I’ve always been a big believer that the only way for a site to be truly successful is for it to consistently deliver something of value to its visitors. Figuring out what is valuable within your niche, though, can often be difficult. It can be a fine line between adding every bell and whistle that pops into your head and building content or features that actually entice people to visit and return.

I feel I’ve done reasonably well in this regard by doing the obvious… asking people their opinions! In a future post I’ll get into more details, but the kernel of what I’ve done has been to try to create a natural, repeated dialogue with my visitors. I’ve then looked for common themes, and acted in areas where I felt I reasonably could.

Looking Ahead

There’s so much that I’ve done in the past few months that I’ll be making an effort to go back and review what I’ve done. I’ll try to highlight as much as possible what worked and what didn’t work, as much to remind myself as to hopefully enable others to avoid my mistakes. I hope you’ll check back again to see!

Drupal or Joomla? Picking a CMS

I’ve decided that a Content Management System (CMS) is the best foundation for my site. My next step is to choose the right one.

A great place to start is OpenSourceCMS, a site with user reviews of pretty much all the major players in the CMS space. What sets them apart is that they also provide live demos of each CMS they cover. You can actually log in to the front end or the back end of each one, reconfigure it, and make changes to your heart’s content. Every two hours they “reboot” and put everything back to a fresh install. It’s a great way to experiment without having to go through all the time and hassle of installing each system yourself.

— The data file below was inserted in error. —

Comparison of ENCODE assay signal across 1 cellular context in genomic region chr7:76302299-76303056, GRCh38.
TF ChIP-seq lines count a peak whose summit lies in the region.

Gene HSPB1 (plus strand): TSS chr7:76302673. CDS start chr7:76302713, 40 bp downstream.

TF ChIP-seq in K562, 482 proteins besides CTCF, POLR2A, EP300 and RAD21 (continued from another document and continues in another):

Installing Drupal and Joomla on my host

In addition to testing each platform on OpenSourceCMS, I also wanted to install them myself to gauge how easy they would be to work with. Fortunately my hosting provider, Host Gator, uses a product called Fantastico which makes installing Drupal and Joomla as simple as a few mouse clicks. Both installed successfully with minimal effort. Purists abhor Fantastico, but for my purposes, it was a quick and easy way to get up and running quickly to be able to start kicking the tires of each product.

Installing Drupal and Joomla locally

As I’ll need a test environment before long, installing both products on my local machine is a good idea as well. Before I can do so, though, I need to install the LAMP (or WAMP) stack commonly used by Open Source software. LAMP enables my desktop to act like a web server, so that I can run everything from my local machine just as if it were running on my host.

For the curious, LAMP stands for Linux Apache MySQL PHP, and they are the four products that make up the foundation that Drupal, Joomla, and countless other products use. WAMP is essentially the same thing, but uses Windows as the operating system. Each product offers its own installer, and I got WAMP working on my local machine in no time.